Stuntz then lays out his absurdly black and white view of the war:

We are fighting all three enemies in Iraq today: Baathist insurgents under the leadership of dead-end Saddamites, bin Ladenesque insurgents under the leadership of Zarqawi's successors, and Shiite death squads under the leadership of Sadr and his associates. Each of those groups loses big if a democratic regime is successfully established in Iraq. Baathist Syria will be less stable if Iraq is more so. A stable Iraq will show that Sunnis and Shiites can live together peacefully without a Sunni autocrat's boot, a terrible message for Sunni jihadists. And Shiite jihadism loses the most of all. Iran, now the biggest danger to American interests in the region, is potentially our most valuable friend, because Iran's population is more pro-American than any other Muslim people save the Kurds. A moderate Shiite-led democracy in Iraq would offer the Iranian people a picture of the alternative the mullahs and madmen who rule Tehran have denied them. That might mean the end of the current Iranian regime, in the not too distant future.

So, what's wrong with this picture? Well, for one thing, it implies (admittedly without actually saying) that these three evil forces are allies. True enough for the Baathists and the Sunni jihadists, who have formed a tactical alliance. But the Shiite death squads are their mortal enemy. Indeed, most of the fighting in Iraq today is a cycle of retaliation and counter-retaliation between Baathist and jihadist insurgents and the Shiite death squads. Stuntz identifies Shiite death squads with Muqtada Sadr and his Madhi Army, and with Iran, both of which are true. But this account, though true, leaves out some critical facts. For instance Sadr and his movement, though hostile to us, are members of the ruling coalition. Furthermore, the leaders of this coalition, which we support, are the Supreme Counsel of Revolution in Iraq (SCRI) and the Dawa Party, both of which are associated with their own death squads, the Badr Brigades, which commit atrocities similar to the Madhi Army. It may very well be, though, that the Madhi Army commits its atrocities on a greater scale and is therefore worse that the Badr Brigades. It is certainly true that the Sadrists, although members of the ruling coalition that we support, oppose our presence in Iraq, unlike the more moderate SCRI, which supports it. On the other hand, our SCRI allies have much closer ties to Iran than our (sort of) enemies, the Sadrists. Given the ongoing sectarian strife in Iraq, Stuntz' hope for a "moderate Shiite led democracy" is a pipe dream. (He also neglects to mention that Baathist Syria and Baathist Iraq were deadly enemies, which they were).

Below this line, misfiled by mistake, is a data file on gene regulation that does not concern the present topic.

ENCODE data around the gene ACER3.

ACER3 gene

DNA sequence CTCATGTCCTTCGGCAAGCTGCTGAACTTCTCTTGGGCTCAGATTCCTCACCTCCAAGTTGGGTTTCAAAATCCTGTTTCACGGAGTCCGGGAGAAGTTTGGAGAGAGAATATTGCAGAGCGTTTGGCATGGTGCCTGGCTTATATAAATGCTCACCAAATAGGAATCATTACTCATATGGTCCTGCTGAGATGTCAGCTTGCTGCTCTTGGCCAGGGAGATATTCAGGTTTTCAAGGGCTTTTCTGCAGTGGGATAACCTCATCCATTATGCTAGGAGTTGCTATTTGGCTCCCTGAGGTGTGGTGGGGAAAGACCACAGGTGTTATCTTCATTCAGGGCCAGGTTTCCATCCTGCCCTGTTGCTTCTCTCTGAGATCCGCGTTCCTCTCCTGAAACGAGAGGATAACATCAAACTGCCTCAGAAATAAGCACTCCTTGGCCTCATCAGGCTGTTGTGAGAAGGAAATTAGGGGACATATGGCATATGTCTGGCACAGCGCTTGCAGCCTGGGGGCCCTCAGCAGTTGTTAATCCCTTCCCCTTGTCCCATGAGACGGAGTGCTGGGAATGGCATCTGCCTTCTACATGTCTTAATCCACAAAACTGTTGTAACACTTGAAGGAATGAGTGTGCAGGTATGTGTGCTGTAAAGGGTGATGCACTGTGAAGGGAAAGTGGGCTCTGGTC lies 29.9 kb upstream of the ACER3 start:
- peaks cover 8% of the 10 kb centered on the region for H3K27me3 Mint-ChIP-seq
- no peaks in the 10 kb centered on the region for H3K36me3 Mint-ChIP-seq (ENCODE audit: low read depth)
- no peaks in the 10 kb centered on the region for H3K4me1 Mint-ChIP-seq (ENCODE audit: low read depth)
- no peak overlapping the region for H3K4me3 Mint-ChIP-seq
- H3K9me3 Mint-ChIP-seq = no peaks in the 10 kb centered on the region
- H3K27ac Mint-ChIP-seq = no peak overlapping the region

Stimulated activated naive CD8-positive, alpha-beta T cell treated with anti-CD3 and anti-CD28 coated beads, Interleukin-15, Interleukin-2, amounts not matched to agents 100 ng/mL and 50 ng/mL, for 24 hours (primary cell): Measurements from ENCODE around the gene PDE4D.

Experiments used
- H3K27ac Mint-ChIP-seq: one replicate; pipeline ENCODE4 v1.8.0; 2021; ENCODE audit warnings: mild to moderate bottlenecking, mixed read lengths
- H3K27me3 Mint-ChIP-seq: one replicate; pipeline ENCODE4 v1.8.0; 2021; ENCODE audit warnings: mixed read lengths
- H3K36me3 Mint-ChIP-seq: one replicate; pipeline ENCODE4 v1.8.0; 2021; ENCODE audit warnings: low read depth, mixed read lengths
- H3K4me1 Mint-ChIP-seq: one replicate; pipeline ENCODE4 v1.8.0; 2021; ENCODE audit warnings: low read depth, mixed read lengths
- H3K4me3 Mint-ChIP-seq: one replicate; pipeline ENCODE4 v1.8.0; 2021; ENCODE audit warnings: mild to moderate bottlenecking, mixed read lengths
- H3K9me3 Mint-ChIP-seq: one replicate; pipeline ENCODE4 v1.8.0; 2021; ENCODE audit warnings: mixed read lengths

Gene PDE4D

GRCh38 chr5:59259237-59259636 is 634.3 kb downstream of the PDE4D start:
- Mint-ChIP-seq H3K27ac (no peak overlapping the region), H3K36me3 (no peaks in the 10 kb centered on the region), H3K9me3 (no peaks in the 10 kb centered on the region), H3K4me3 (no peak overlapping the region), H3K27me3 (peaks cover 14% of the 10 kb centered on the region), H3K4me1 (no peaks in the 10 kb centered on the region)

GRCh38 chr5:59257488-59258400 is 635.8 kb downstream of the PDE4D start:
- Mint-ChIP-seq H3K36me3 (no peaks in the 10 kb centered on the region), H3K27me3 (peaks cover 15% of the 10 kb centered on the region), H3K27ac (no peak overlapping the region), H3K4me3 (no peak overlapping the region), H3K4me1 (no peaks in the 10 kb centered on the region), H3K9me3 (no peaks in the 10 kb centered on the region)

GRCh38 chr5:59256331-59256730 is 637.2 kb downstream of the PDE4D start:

Warning of the dire consequences of withdrawal, Stuntz warns:

On the other hand, if American forces were to leave Iraq now, the likely result would be an escalating civil war that would radicalize Iraq's Shiites, leaving Sadr and his ilk in control of either the whole country or its Shiite-majority region--along with most of its oil. That would give Ahmadinejad's Iran a chain of likeminded governments stretching from Afghanistan's western border to Lebanon's Bekaa Valley. A jihadist Shiite superpower with nuclear capability at the head of such an alliance is a truly terrible outcome, comparable in world-historical terms to Hitlerite rule over Europe. It is well worth fighting to prevent this--indeed, it is worth fighting harder than America has fought to date.

Staying, on the other hand, appears to be leading to an escalating civil war that is radicalizing Iraq's Shiites and increasing the power of Sadr and his ilk. Indeed, it seems increasing likely that our enemy, the independent Shiite jihadist, will ultimately eclipse our ally, SCRI, the pro-Iranian Shiite jihadists. Either way, Iran's influence is expending.

Such are the perils of black and white thinking and oversimplied divisions into good and evil. I acknowledge that understanding subtle complexities of this kind can be frustrating, especially when they appear to defy logic. The analogy the cherries in a tree is a flawed one. Cherries, after all, are something people pluck because they are good to eat. There are no such tasty morsels in the Iraqi tree. But I nonetheless maintain that setting policy based on such failure to comprehend reality is as foolish as asking a color blind person which trees have cherries.